Celebrate the progression of disabilities research
The Disabilities Awareness Festival returns to Auraria
Published: Wednesday, October 3, 2012
Updated: Wednesday, October 3, 2012 01:10
Every year Auraria plays host to the Disabilities Awareness Festival during National Disability Awareness month.
Like a traditional fair or festival, the awareness festival had cotton candy machines, popcorn vendors, and table after table of free stuff on Oct. 2.
“I saw the balloons and just headed over because of that,” said CU Denver senior Connor Bennet. “But when I saw the material, I couldn’t help but check out all of the booths.”
Bennet said he grew up in a world of disabilities. His older brother, before passing, was affected by cerebral palsy. “Even after his passing, it’s amazing to see support for disabilities like we have here on campus,” Bennet said.
Each year the disabilities access centers from all three campuses work with the Mental Health Center of Denver to sponsor the event. Festival booths include more than just surface-level information about defining mental and physical disabilities.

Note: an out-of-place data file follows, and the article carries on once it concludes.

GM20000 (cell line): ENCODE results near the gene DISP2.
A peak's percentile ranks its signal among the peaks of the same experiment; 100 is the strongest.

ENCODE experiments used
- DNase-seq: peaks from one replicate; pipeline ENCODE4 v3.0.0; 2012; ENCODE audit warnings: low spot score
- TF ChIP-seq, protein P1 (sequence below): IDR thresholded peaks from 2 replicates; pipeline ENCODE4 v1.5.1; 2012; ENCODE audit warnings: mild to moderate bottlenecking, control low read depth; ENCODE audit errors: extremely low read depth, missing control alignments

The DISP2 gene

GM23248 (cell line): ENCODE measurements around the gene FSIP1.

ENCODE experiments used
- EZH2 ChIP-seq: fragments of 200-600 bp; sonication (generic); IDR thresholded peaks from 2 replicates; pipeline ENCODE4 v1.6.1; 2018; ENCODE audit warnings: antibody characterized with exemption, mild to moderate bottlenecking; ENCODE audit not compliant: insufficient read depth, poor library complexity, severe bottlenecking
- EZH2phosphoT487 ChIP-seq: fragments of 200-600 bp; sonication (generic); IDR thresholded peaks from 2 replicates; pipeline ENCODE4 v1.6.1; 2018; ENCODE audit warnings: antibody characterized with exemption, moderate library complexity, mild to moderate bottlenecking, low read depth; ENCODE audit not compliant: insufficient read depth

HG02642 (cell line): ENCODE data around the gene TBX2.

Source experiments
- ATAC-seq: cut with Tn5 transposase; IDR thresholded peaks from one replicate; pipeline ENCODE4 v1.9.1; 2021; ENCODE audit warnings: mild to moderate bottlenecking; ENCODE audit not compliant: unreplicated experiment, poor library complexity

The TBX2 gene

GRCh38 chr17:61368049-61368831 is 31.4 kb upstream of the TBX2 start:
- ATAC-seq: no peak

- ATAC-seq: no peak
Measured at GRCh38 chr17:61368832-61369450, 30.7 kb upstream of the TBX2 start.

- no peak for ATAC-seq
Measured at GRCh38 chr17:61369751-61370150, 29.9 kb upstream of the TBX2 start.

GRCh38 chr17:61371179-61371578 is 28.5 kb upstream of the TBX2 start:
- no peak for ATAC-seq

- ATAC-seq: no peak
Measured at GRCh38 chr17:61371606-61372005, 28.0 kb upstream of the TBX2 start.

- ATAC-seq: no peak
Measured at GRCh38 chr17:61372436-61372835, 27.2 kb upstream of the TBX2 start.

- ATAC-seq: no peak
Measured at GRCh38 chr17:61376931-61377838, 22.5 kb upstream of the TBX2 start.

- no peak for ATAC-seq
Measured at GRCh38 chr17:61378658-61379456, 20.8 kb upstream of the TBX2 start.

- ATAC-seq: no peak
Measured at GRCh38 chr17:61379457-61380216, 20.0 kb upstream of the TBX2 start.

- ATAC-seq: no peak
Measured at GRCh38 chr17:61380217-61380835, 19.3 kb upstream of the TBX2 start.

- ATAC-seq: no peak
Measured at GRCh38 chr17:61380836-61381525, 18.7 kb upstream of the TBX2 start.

Some of this year’s features included specialized technology to help students with day-to-day functions like
“[My brother] Chuck’s situation was more physical than anything else,” Bennet said. “When he went to college, he said the biggest obstacle was just getting from place to place. If he had access to some of these services and programs we have [on campus], he might have had an easier time in school.”
The disabilities festival is an event to raise awareness as much as it is an event to celebrate people thriving with disabilities. Renowned blues musician Henry Butler played a solo show at this year’s festival.
Butler was blinded by glaucoma at birth, but continues to live his dream as a musician and plays shows across the
country. “Blind or not, this guy kicks ass,” said CCD freshman and festivalgoer Kyle Jefferson.
Kathy Ehret, program manager at the Mental Health Center of Denver, was a key player in organizing the festival. Her mother, who suffered from multiple sclerosis, inspired her work with disabilities.
“We’re all one accident away from having a disability,” she said. It’s important that we all know these issues.”
Students with disabilities can visit the UCD Disabilities and Resources Office free of charge. The office works with students with both mental and physical disabilities and provides services to enrich their educational experience.
Bennet and Ehret both said that it’s important that students who don’t suffer disabilities be aware of the issues handicapped persons face.
“It’s courteous to your fellow man,” said Bennet. “Just out in the working world you’re going to encounter disabled people. Nowadays it’s critical to be able to handle those situations no matter what environment you’re in.”